She credits her confidence to overcome shyness to lessons learned at the dinner table, including from her Joliette-born mother, Lottie Rubenovitch.
“She was a very positive influence in my life. She believed that her children could do anything they set their mind to, a mantra of my childhood.”
Rosenfield’s starting salary as a kindergarten teacher 40 years ago was $7,766 with two half-day classes of 27 students. The range for teachers today is $39,139 to $74,124, depending on education and experience.
Today, the maximum class size is 20 at the elementary level and full-day kindergarten means teachers are responsible for only one group.
Some critics bemoan the fact that teachers’ salaries in Quebec, negotiated at a central table with other unions, are among the lowest in Canada. But in Quebec, other values have prevailed at the bargaining table, she noted.
“We have very good protection in terms of job security that we did not have when I started. Our salaries have improved, but our salaries are near the bottom compared with the rest of Canada.”
When crunch-time came with Quebec governments seeking drastic spending cuts, “we gave up some benefits to maintain people’s jobs.”
“There are some who believe that we should have kept the benefits and let the people go, but I am a strong defender of the idea that one of the union’s most important things to do is maintain people’s jobs.
“I am proud that the teachers’ unions of Quebec banded together to save jobs. That has had an impact on why we are not the best paid.”
She recalled that in the fall of 1976, teachers here went on strike for two weeks over the issue of workload. Elsewhere in Canada, activists believe teachers will only go on strike over monetary issues, she said.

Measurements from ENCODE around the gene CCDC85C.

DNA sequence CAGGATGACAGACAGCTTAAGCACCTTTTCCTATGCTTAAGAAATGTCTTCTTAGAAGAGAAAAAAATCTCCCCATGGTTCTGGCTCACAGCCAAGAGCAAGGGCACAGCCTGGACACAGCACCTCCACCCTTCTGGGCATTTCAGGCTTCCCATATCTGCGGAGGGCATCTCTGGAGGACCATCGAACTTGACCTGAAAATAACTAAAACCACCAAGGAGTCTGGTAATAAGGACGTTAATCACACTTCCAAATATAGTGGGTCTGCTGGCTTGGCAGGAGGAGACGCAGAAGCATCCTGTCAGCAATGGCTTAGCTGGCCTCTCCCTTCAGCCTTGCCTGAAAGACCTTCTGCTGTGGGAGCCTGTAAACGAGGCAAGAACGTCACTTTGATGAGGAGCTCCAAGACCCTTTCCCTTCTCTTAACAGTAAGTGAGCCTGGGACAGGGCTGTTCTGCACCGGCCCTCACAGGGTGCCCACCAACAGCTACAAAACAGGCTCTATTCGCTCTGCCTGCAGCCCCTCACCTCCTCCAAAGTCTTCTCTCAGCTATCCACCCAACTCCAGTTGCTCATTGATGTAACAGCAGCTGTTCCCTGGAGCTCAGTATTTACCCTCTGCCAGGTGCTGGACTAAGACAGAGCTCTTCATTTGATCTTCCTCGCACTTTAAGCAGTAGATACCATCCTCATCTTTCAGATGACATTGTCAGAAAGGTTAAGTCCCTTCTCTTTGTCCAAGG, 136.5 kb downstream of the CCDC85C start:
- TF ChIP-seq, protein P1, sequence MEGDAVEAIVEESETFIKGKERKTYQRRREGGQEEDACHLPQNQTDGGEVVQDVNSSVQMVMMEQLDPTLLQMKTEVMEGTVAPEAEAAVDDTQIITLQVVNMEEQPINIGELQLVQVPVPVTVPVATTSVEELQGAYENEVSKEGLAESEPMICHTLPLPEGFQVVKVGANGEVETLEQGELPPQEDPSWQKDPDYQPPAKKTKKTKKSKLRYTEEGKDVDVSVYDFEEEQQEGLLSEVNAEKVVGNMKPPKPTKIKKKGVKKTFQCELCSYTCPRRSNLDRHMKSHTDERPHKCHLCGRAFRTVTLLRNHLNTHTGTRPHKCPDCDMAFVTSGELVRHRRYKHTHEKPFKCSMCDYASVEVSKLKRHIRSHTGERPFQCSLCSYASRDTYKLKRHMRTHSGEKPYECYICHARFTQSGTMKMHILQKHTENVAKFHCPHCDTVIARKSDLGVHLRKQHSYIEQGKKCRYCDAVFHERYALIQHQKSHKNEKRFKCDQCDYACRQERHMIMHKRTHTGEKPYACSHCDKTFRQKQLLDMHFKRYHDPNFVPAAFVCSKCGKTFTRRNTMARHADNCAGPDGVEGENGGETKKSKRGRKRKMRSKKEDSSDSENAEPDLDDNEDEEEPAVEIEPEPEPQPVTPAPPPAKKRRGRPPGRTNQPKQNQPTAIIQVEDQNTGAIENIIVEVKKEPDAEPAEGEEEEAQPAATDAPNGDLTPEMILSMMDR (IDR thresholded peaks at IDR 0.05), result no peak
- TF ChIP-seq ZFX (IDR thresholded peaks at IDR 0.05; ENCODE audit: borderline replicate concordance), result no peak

“I think we have a different mentality in Quebec. We probably have the most regimented collective agreement. We always knew we had to look at a number of issues.”
Faced with increasing competition, especially at the high-school level, from private schools, Rosenfield believes the board has failed to sell the advantages of public-school education, including the dozen or so specialized formats that have been developed.
There have also been 10,000 students who have opted for the French school system, because of a belief that the level of French acquired there is necessary to work in Quebec.
While the teaching of French in English schools has improved exponentially since the 1970s, Rosenfield pointed to other advantages on the anglo side that contributes to a much lower dropout rate: “People from the French school boards mention something called le caring. It seems as if maybe we English-sector teachers are warmer, kinder, more focused on meeting the needs of our students.
“Given the success rate that we have with our students in French, I think parents could more comfortably think about putting their children in an English school board school.”
Rosenfield, who is single—“I’ve been married to the MTA for 26 years”—is retiring in June and plans to play lots of guitar and sing as a volunteer in public schools.
“I’m really in my nature a camp-counselor type of person.”